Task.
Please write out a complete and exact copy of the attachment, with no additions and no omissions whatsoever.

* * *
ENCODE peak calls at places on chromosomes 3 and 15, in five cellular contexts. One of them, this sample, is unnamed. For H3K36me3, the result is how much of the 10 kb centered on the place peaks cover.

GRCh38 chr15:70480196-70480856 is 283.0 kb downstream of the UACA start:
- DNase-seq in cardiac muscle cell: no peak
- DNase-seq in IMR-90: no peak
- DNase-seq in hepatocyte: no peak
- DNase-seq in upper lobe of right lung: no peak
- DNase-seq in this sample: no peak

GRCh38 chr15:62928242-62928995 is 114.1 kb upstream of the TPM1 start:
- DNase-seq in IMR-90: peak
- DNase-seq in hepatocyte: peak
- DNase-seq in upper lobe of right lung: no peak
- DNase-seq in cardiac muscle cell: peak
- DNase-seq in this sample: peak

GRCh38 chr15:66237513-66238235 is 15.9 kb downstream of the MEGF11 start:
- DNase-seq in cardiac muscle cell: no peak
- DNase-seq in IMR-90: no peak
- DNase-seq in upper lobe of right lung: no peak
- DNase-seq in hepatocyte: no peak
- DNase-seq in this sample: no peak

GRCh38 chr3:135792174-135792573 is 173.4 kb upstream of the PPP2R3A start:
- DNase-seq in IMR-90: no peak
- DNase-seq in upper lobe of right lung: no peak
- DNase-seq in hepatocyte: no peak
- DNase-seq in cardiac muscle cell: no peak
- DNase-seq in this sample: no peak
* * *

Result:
ENCODE peak calls at places on chromosomes 3 and 15, in five cellular contexts. One of them, this sample, is unnamed. For H3K36me3, the result is how much of the 10 kb centered on the place peaks cover.

GRCh38 chr15:70480196-70480856 is 283.0 kb downstream of the UACA start:
- DNase-seq in cardiac muscle cell: no peak
- DNase-seq in IMR-90: no peak
- DNase-seq in hepatocyte: no peak
- DNase-seq in upper lobe of right lung: no peak
- DNase-seq in this sample: no peak

GRCh38 chr15:62928242-62928995 is 114.1 kb upstream of the TPM1 start:
- DNase-seq in IMR-90: peak
- DNase-seq in hepatocyte: peak
- DNase-seq in upper lobe of right lung: no peak
- DNase-seq in cardiac muscle cell: peak
- DNase-seq in this sample: peak

GRCh38 chr15:66237513-66238235 is 15.9 kb downstream of the MEGF11 start:
- DNase-seq in cardiac muscle cell: no peak
- DNase-seq in IMR-90: no peak
- DNase-seq in upper lobe of right lung: no peak
- DNase-seq in hepatocyte: no peak
- DNase-seq in this sample: no peak

GRCh38 chr3:135792174-135792573 is 173.4 kb upstream of the PPP2R3A start:
- DNase-seq in IMR-90: no peak
- DNase-seq in upper lobe of right lung: no peak
- DNase-seq in hepatocyte: no peak
- DNase-seq in cardiac muscle cell: no peak
- DNase-seq in this sample: no peak